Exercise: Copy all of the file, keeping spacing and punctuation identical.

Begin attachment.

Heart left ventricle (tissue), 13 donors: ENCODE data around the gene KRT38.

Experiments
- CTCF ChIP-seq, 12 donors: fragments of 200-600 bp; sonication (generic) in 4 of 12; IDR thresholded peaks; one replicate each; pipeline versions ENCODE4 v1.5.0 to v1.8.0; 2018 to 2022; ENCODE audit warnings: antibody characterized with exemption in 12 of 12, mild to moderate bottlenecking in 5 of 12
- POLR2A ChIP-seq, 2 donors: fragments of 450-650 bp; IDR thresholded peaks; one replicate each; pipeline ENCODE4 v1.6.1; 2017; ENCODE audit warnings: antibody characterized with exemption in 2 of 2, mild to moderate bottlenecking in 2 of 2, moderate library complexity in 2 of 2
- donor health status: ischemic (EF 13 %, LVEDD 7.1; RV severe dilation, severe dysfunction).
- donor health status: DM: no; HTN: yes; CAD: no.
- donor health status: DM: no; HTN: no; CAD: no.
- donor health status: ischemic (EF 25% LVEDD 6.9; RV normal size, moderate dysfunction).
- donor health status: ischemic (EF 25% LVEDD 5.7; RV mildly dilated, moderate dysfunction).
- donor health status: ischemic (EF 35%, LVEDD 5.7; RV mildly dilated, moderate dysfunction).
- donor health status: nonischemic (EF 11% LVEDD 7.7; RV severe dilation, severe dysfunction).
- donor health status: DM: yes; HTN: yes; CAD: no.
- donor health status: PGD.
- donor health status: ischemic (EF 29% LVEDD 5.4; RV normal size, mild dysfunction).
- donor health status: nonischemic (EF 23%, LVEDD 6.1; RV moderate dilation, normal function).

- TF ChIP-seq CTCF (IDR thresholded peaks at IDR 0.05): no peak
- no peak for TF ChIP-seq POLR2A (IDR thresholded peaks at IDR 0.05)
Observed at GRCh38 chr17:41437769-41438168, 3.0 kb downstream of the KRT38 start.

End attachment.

Heart left ventricle (tissue), 13 donors: ENCODE data around the gene KRT38.

Experiments
- CTCF ChIP-seq, 12 donors: fragments of 200-600 bp; sonication (generic) in 4 of 12; IDR thresholded peaks; one replicate each; pipeline versions ENCODE4 v1.5.0 to v1.8.0; 2018 to 2022; ENCODE audit warnings: antibody characterized with exemption in 12 of 12, mild to moderate bottlenecking in 5 of 12
- POLR2A ChIP-seq, 2 donors: fragments of 450-650 bp; IDR thresholded peaks; one replicate each; pipeline ENCODE4 v1.6.1; 2017; ENCODE audit warnings: antibody characterized with exemption in 2 of 2, mild to moderate bottlenecking in 2 of 2, moderate library complexity in 2 of 2
- donor health status: ischemic (EF 13 %, LVEDD 7.1; RV severe dilation, severe dysfunction).
- donor health status: DM: no; HTN: yes; CAD: no.
- donor health status: DM: no; HTN: no; CAD: no.
- donor health status: ischemic (EF 25% LVEDD 6.9; RV normal size, moderate dysfunction).
- donor health status: ischemic (EF 25% LVEDD 5.7; RV mildly dilated, moderate dysfunction).
- donor health status: ischemic (EF 35%, LVEDD 5.7; RV mildly dilated, moderate dysfunction).
- donor health status: nonischemic (EF 11% LVEDD 7.7; RV severe dilation, severe dysfunction).
- donor health status: DM: yes; HTN: yes; CAD: no.
- donor health status: PGD.
- donor health status: ischemic (EF 29% LVEDD 5.4; RV normal size, mild dysfunction).
- donor health status: nonischemic (EF 23%, LVEDD 6.1; RV moderate dilation, normal function).

- TF ChIP-seq CTCF (IDR thresholded peaks at IDR 0.05): no peak
- no peak for TF ChIP-seq POLR2A (IDR thresholded peaks at IDR 0.05)
Observed at GRCh38 chr17:41437769-41438168, 3.0 kb downstream of the KRT38 start.